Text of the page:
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Discussion Starter · #1 ·
This is what happens to the connector on the far end when a screwball is pushing a fish tape into a hot panel with wreckless abandon.





 

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Town Drunk
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OK, whats the story Marc? You can't just leave us hanging ya know!:no:
 

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Town Drunk
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In this case, the fish tape pushed a foriegn object of some sort (all we found was slag) into a 600 amp service disconnect. I don't think I could even list all the mistakes that went into this one.
 

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Discussion Starter · #4 ·
OK, whats the story Marc? You can't just leave us hanging ya know!:no:
Not much to say. Some meat-head was about 75' from a panel pushing a fish tape into a 4-square into a hot panel. The panel was not within sight from where the person jamming in the fish tape was. There are options. Have a helper hold his finger over the connector opening in the panel, non-metallic fish tape, or deenergize the panel. The fish tape jammer-inner meat-head decided that it might work if he just pushed the fish tape through anyhow. It contacted a lug in the panel, and burned off the fish tape (luckily) without tripping that panel's feeder breaker or hurting the meat-head. Blew up the conduit connector at the panel a bit, and put a black mark on the lug. That leg to ground was only 120V. Would have been much worse at a different voltage.

Dumb, dumb, dumb. This is what happens on Friday's, sometimes.
 

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Discussion Starter · #5 ·
In this case, the fish tape pushed a foriegn object of some sort (all we found was slag) into a 600 amp service disconnect. I don't think I could even list all the mistakes that went into this one.
John... was that at 480? Looks like a 480 blowup.
 

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Town Drunk
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No, 208Y/120. Whatever was knocked in there took about 20 seconds to blow clear. HMMMMMM....bang!bang!, etc. Not a good day except noone hurt. Just a real bad case of too many people working in an area, miscommunication, and someone with a fish tape who shouldn't be using it. I still would like to know what was in the conduit, but, like I said, there was only slag left.
 

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Discussion Starter · #7 ·
I still would like to know what was in the conduit, but, like I said, there was only slag left.
Don't suppose it was one of those flexible fish tape leaders? Possibly? I can see that blowing up and leaving the fish tape in tact, since it's pretty much a tightly wound inductor that might take 20 seconds to vaporize.
 

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Town Drunk
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No, fish tape was intact. Still had the little loop on the end and all. No leader.
 

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Discussion Starter · #10 ·
You can attach a ridgid coupling with a blank screwed into it to the connector.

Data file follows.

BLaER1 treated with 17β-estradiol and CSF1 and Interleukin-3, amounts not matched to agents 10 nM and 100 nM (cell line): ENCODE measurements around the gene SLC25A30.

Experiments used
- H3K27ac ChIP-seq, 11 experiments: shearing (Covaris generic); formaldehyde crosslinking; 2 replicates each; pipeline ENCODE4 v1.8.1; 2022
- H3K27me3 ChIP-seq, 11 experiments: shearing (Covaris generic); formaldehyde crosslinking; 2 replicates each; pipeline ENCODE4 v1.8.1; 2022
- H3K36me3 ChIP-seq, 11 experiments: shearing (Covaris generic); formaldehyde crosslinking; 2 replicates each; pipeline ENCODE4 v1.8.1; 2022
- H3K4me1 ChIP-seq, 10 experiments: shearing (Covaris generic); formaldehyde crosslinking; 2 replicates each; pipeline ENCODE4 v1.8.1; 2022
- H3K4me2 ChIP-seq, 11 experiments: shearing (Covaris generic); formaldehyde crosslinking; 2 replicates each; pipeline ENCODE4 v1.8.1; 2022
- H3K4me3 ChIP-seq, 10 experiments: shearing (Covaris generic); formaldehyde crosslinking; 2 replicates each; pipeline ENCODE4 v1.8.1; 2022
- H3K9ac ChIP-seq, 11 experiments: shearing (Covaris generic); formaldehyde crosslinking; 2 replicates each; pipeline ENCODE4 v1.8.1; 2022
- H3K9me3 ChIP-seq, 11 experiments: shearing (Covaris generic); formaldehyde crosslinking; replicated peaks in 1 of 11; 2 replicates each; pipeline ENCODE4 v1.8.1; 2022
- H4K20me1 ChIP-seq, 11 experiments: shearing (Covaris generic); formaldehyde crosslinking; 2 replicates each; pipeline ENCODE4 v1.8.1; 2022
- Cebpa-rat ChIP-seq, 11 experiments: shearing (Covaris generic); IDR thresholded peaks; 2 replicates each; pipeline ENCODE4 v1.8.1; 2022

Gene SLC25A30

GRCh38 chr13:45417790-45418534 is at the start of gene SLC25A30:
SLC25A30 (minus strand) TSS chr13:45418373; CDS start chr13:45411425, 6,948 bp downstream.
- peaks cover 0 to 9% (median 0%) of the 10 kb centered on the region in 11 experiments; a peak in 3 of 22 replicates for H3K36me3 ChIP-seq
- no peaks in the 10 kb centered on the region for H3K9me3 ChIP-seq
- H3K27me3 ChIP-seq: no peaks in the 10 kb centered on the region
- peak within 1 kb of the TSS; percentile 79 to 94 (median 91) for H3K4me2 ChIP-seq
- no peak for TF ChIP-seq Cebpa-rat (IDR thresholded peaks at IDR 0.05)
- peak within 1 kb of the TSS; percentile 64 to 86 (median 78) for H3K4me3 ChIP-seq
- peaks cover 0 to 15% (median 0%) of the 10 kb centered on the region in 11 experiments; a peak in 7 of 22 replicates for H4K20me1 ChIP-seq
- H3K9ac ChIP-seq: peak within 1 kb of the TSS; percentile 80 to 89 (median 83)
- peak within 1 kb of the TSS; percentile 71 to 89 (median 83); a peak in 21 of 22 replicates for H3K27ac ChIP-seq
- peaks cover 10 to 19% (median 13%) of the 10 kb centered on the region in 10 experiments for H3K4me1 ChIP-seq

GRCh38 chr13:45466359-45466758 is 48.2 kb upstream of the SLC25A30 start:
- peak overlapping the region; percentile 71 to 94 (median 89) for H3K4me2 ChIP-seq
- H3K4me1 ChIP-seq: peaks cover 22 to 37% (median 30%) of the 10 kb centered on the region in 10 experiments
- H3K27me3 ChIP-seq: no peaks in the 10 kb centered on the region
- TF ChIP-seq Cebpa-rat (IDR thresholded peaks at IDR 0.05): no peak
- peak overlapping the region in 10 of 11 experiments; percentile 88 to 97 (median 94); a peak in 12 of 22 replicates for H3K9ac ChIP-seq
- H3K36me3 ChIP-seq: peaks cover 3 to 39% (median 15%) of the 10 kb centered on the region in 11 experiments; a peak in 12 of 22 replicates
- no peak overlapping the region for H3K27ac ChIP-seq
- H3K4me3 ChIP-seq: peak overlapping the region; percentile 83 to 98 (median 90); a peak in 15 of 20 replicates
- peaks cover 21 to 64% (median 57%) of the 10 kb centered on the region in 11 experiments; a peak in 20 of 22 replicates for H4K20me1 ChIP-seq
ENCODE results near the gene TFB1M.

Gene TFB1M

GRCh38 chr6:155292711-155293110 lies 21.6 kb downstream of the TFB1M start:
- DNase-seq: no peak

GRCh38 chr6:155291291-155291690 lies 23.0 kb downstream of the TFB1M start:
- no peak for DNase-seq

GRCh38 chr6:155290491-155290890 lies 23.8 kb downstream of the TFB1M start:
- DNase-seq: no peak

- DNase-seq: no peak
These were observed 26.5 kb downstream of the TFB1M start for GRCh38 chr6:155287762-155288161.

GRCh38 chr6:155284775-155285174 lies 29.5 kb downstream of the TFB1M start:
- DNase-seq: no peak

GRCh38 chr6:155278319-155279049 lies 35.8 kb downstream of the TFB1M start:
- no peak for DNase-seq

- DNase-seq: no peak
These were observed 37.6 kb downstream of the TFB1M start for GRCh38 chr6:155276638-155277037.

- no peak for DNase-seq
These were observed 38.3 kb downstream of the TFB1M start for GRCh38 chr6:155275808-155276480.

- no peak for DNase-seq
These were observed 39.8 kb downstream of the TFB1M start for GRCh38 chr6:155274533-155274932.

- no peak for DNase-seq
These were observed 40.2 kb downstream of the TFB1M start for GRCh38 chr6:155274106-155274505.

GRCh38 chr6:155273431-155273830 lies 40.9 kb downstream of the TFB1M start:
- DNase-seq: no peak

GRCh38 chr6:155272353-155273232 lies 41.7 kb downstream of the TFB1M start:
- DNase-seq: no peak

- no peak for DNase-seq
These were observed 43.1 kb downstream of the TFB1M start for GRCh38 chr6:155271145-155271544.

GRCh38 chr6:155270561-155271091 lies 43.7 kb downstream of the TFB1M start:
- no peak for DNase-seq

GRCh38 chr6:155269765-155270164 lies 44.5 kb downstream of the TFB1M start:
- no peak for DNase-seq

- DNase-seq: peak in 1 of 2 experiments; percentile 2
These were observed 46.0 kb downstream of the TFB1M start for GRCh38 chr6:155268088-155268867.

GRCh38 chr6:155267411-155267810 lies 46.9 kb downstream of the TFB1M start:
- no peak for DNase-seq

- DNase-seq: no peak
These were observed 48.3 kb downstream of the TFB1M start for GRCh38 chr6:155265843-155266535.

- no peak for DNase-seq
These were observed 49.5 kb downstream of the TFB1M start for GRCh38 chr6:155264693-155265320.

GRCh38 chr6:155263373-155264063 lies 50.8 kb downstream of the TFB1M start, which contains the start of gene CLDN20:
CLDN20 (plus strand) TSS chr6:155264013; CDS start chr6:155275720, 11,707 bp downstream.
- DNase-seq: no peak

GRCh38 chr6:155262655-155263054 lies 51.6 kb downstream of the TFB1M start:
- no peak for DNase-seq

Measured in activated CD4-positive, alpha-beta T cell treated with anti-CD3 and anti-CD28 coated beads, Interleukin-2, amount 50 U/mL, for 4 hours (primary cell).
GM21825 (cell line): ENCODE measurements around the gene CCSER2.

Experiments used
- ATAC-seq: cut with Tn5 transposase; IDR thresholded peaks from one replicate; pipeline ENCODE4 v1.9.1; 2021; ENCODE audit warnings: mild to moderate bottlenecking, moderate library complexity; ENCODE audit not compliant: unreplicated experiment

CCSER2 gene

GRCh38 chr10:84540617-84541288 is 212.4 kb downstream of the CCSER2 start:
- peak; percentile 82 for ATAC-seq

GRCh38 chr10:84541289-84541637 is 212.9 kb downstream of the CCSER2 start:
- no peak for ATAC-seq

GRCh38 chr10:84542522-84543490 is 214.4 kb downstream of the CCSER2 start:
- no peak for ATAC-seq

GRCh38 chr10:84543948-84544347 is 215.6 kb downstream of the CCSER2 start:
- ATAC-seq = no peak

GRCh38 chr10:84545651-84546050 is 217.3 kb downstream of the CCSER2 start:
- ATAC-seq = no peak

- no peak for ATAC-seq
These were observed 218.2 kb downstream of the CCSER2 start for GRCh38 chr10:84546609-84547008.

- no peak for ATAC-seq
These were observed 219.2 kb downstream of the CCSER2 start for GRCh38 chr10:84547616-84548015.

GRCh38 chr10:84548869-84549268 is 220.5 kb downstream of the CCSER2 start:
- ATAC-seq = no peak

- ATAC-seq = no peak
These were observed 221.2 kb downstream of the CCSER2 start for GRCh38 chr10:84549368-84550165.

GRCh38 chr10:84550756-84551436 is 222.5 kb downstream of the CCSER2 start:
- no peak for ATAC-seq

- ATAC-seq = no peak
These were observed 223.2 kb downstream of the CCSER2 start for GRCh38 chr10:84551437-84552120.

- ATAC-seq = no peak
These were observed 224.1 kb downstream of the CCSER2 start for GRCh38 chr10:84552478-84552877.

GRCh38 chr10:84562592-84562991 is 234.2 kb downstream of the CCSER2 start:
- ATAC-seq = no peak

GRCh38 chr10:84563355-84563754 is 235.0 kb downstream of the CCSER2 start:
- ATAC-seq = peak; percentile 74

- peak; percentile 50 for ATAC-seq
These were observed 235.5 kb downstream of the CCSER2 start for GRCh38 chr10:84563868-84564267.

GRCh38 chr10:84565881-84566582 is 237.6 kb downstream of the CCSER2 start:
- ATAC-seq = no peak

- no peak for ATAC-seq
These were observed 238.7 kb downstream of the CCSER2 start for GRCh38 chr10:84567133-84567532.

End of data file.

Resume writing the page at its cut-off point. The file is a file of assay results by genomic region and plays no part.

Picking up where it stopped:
Yep, I've done the same thing when I'm by myself, except with a bushing. Install the knockout inside the bushing, and screw it on. Guess you're not supposed to work in hot panels at all, technically, but there are ways to do it safely if you care to.
 

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We handle a large number of blows up, number one issue usually lose connection that leads to arcing carbon tracking then blow up, 2nd water, 3rd electricians dropping covers, 4th water, 5th electricians pushing conductors into switchboard other end connected including the EGC, something about ground and energized bus that does not mix, 6th fishtapes and with the newer fiberglass tapes this (ONE WOULD THINK) should decrease.

Number 1 and 2 usually are on 480/277, 3, 4, 5 and 6 happen anywhere workers are being stupid, though as one would expect the situation is worse at 480/277. Of course if you get killed on a 208/120 system that would qualify you for WORSE.

Does anyone ever tape the first two feet and have an another worker there with a block over the end of the conduit.
 

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el abogado del diablo
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instead of just putting a blank at the connector coming in, try a threaded coupling into some carflex or smurf tube to extend out of the panel. You can even leave it on to pull the wire back, and just unscrew it after the wire is pulled. Severely reduces the risk of contacting a live part in the panel.
 

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Discussion Starter · #13 ·
instead of just putting a blank at the connector coming in, try a threaded coupling into some carflex or smurf tube to extend out of the panel. You can even leave it on to pull the wire back, and just unscrew it after the wire is pulled. Severely reduces the risk of contacting a live part in the panel.
Thanks! :thumbsup:

There's a nice "tip of the day". One of those "why didn't I think of that" type of ideas. Probably some guys do this already, and didn't realize it was a tip. Thanks, again.
 

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Town Drunk
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instead of just putting a blank at the connector coming in, try a threaded coupling into some carflex or smurf tube to extend out of the panel. You can even leave it on to pull the wire back, and just unscrew it after the wire is pulled. Severely reduces the risk of contacting a live part in the panel.
Thanks Oldman. Durn good idea! :thumbsup:
 
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